Low Prices For Raw Materials Putting Pressure On The Central Bank Of Australia

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Includes: AUSE, CROC, EWA, FXA, IAF
by: Societe Financiers

Summary

The current value of the Australian dollar does not allow Australia to fully realize its export potential.

The risk of revaluation of the Australian currency rapidly increases against the backdrop of falling exports.

Growing demands from Australian authorities provide additional incentives to support Australian exporters and business in general.

On April 19, the Australian dollar rose to a 10-month high against the US dollar. The strengthening of the Australian dollar, in our opinion, is associated with the positive dynamics of iron ore prices, the main Australian export.

Iron ore went up to $60 per ton after the publication of information about the increase of Chinese imports as well as the positive statistics on the average housing prices in 70 major cities in China. Since iron ore is widely used for the smelting of materials for construction, the improvement in property prices will increase the number of construction projects and, as a result, the consumption of iron ore.

(Source: stockchart)

The strengthening of the AUD had a big impact on the condition of Australian exports. It also should be noted that the current value of the Australian dollar does not allow Australia to fully realize the country's exporting power. A further decline in exports may lead to a revaluation of the country's currency and the slowdown in its economic growth. In this case, the central bank will have to take decisive fiscal and monetary actions.

(Source: tradingeconomics)

(Source: tradingeconomics)

In our opinion, one of the reasons that stopped the Bank of Australia to lower the interest rate on April 5, 2016, was the downward trend in the unemployment rate. In March, the unemployment rate was 5.7%, the lowest level since September 2013. In this case, the monetary policy aimed at easing economic conditions contributes to a reduction in unemployment and increasing wages, which negatively affects the profits of exporters.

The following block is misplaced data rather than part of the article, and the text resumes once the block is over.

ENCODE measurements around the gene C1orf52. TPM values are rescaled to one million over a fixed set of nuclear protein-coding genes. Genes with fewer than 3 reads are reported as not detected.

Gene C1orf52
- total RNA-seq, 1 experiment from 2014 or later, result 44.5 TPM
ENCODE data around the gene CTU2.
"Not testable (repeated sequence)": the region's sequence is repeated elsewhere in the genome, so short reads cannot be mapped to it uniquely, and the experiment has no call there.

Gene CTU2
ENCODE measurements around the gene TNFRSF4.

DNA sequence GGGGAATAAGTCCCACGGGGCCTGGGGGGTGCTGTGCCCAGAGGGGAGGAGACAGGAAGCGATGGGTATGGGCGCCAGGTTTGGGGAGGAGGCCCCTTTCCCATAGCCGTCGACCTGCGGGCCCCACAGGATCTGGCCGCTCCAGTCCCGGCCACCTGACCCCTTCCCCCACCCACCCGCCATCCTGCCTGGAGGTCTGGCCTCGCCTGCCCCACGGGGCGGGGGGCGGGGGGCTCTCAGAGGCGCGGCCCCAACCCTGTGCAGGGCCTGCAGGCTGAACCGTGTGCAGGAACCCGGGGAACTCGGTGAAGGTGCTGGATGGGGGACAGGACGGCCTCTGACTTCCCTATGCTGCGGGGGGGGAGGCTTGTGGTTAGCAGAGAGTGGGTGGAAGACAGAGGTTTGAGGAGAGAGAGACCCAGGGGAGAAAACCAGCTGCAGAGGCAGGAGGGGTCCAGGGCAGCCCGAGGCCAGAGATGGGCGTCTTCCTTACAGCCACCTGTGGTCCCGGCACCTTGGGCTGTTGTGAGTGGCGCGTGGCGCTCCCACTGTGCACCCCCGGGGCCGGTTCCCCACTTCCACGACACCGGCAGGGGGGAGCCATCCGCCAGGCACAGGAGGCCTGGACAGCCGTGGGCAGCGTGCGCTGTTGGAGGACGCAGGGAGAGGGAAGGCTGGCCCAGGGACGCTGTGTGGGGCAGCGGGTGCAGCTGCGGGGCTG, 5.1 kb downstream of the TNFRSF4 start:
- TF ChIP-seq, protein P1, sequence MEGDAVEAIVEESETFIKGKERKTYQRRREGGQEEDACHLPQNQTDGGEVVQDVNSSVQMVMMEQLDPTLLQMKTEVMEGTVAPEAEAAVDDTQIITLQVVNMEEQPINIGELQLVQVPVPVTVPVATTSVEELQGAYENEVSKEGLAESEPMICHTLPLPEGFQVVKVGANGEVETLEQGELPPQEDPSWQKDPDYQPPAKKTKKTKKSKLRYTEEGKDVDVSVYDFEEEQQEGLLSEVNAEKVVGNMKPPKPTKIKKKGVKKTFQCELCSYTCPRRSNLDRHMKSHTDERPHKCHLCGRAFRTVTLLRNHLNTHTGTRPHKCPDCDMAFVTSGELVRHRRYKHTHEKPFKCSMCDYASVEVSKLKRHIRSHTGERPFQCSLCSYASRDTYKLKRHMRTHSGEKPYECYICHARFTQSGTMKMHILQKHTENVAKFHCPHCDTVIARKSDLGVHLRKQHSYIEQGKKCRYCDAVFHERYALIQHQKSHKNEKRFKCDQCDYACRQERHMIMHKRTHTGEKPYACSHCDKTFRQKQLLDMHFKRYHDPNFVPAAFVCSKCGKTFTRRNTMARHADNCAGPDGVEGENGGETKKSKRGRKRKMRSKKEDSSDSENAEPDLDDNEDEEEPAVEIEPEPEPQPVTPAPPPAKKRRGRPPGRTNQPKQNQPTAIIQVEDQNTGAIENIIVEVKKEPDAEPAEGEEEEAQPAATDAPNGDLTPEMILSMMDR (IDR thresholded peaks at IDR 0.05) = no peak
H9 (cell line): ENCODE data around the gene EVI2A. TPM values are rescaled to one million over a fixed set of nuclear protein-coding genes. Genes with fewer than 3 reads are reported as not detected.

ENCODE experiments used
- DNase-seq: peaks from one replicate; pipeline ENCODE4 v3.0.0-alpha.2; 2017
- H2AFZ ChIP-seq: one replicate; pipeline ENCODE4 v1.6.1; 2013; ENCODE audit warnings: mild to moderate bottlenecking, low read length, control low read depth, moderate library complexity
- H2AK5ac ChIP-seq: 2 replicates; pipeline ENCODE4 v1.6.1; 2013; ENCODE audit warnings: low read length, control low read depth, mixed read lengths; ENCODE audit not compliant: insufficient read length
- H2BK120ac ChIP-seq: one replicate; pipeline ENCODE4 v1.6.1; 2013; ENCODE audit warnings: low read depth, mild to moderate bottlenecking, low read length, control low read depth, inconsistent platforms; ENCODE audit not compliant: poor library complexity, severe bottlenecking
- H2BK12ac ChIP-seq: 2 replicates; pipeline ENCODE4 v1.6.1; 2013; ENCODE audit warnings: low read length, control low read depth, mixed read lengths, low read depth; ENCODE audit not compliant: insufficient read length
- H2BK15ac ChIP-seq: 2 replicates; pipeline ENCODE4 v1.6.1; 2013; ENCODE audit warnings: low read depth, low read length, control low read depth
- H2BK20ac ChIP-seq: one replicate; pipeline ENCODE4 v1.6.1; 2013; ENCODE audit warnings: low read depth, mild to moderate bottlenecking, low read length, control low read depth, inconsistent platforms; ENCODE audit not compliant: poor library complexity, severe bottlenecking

(Source: tradingeconomics)

Also, during the last meeting of the Reserve Bank of Australia on April 5, 2016, it was noted that the growth of the AUD against other currencies is associated with stimulating monetary policy in other countries. This is primarily due to the introduction of negative rates in Japan, which prompted the chain of currency devaluations in the Asia-Pacific region, as well as statements about the ECB's sentiment regarding an increase in stimulating the region's economic growth.

Currently, the Bank of Australia has taken a break, expecting economic growth driven by an increase in crude oil prices. In our opinion, in the medium term, even though the condition of Australian imports is beginning to stabilize, one should not expect high economic growth rates and increases in demand and prices for raw materials.

Moreover, Australia has a typical problem found in developed countries: namely, the large external debt, according to the most recent data, is equal to 60% of the country's GDP. This, in combination with the reduction in investment demand for Australian raw materials, gives rise to expectations of fiscal consolidation and measures aimed at the reduction of the budget deficit.

Conclusion

In the medium term, we expect that the Central Bank of Australia will lower interest rates due to the lack of demand growth for iron ore and steel. We believe that, at this point, we can expect a proactive fiscal policy from the government, which is included in the list of non-standard monetary measures. On July 1, the government intends to introduce tax incentives for foreign investors who invest in developing businesses in Australia. These measures will likely lead to lower interest rates and help drive Australia's GDP.

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